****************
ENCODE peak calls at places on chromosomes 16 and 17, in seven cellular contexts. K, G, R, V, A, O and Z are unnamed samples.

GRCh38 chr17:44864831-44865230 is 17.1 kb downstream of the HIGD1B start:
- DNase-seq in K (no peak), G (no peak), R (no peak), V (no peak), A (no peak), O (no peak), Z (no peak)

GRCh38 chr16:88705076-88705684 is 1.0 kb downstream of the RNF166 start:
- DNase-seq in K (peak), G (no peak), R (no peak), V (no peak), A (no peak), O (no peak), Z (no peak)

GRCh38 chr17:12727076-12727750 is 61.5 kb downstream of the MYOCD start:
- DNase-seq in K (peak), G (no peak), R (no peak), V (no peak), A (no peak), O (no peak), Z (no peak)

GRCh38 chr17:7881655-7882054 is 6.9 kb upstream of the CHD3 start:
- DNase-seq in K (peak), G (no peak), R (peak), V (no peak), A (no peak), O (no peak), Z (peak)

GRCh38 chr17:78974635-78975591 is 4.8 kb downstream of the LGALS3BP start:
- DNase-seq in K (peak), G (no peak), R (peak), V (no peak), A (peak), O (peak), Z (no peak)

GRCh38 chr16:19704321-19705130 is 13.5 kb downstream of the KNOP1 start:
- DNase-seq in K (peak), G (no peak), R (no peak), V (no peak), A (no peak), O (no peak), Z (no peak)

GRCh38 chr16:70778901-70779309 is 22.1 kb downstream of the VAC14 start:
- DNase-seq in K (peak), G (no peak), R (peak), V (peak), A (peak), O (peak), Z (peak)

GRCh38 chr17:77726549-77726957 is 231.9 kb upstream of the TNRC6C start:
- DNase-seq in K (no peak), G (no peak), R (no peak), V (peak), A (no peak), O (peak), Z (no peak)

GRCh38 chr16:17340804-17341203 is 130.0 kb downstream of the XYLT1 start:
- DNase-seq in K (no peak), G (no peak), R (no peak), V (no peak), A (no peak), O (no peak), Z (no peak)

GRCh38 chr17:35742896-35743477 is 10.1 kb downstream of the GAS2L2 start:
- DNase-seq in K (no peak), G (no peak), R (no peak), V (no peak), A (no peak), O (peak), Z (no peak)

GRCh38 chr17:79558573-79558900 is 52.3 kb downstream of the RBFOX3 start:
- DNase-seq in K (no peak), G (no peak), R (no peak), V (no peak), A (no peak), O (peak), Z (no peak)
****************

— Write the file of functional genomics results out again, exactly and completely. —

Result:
ENCODE peak calls at places on chromosomes 16 and 17, in seven cellular contexts. K, G, R, V, A, O and Z are unnamed samples.

GRCh38 chr17:44864831-44865230 is 17.1 kb downstream of the HIGD1B start:
- DNase-seq in K (no peak), G (no peak), R (no peak), V (no peak), A (no peak), O (no peak), Z (no peak)

GRCh38 chr16:88705076-88705684 is 1.0 kb downstream of the RNF166 start:
- DNase-seq in K (peak), G (no peak), R (no peak), V (no peak), A (no peak), O (no peak), Z (no peak)

GRCh38 chr17:12727076-12727750 is 61.5 kb downstream of the MYOCD start:
- DNase-seq in K (peak), G (no peak), R (no peak), V (no peak), A (no peak), O (no peak), Z (no peak)

GRCh38 chr17:7881655-7882054 is 6.9 kb upstream of the CHD3 start:
- DNase-seq in K (peak), G (no peak), R (peak), V (no peak), A (no peak), O (no peak), Z (peak)

GRCh38 chr17:78974635-78975591 is 4.8 kb downstream of the LGALS3BP start:
- DNase-seq in K (peak), G (no peak), R (peak), V (no peak), A (peak), O (peak), Z (no peak)

GRCh38 chr16:19704321-19705130 is 13.5 kb downstream of the KNOP1 start:
- DNase-seq in K (peak), G (no peak), R (no peak), V (no peak), A (no peak), O (no peak), Z (no peak)

GRCh38 chr16:70778901-70779309 is 22.1 kb downstream of the VAC14 start:
- DNase-seq in K (peak), G (no peak), R (peak), V (peak), A (peak), O (peak), Z (peak)

GRCh38 chr17:77726549-77726957 is 231.9 kb upstream of the TNRC6C start:
- DNase-seq in K (no peak), G (no peak), R (no peak), V (peak), A (no peak), O (peak), Z (no peak)

GRCh38 chr16:17340804-17341203 is 130.0 kb downstream of the XYLT1 start:
- DNase-seq in K (no peak), G (no peak), R (no peak), V (no peak), A (no peak), O (no peak), Z (no peak)

GRCh38 chr17:35742896-35743477 is 10.1 kb downstream of the GAS2L2 start:
- DNase-seq in K (no peak), G (no peak), R (no peak), V (no peak), A (no peak), O (peak), Z (no peak)

GRCh38 chr17:79558573-79558900 is 52.3 kb downstream of the RBFOX3 start:
- DNase-seq in K (no peak), G (no peak), R (no peak), V (no peak), A (no peak), O (peak), Z (no peak)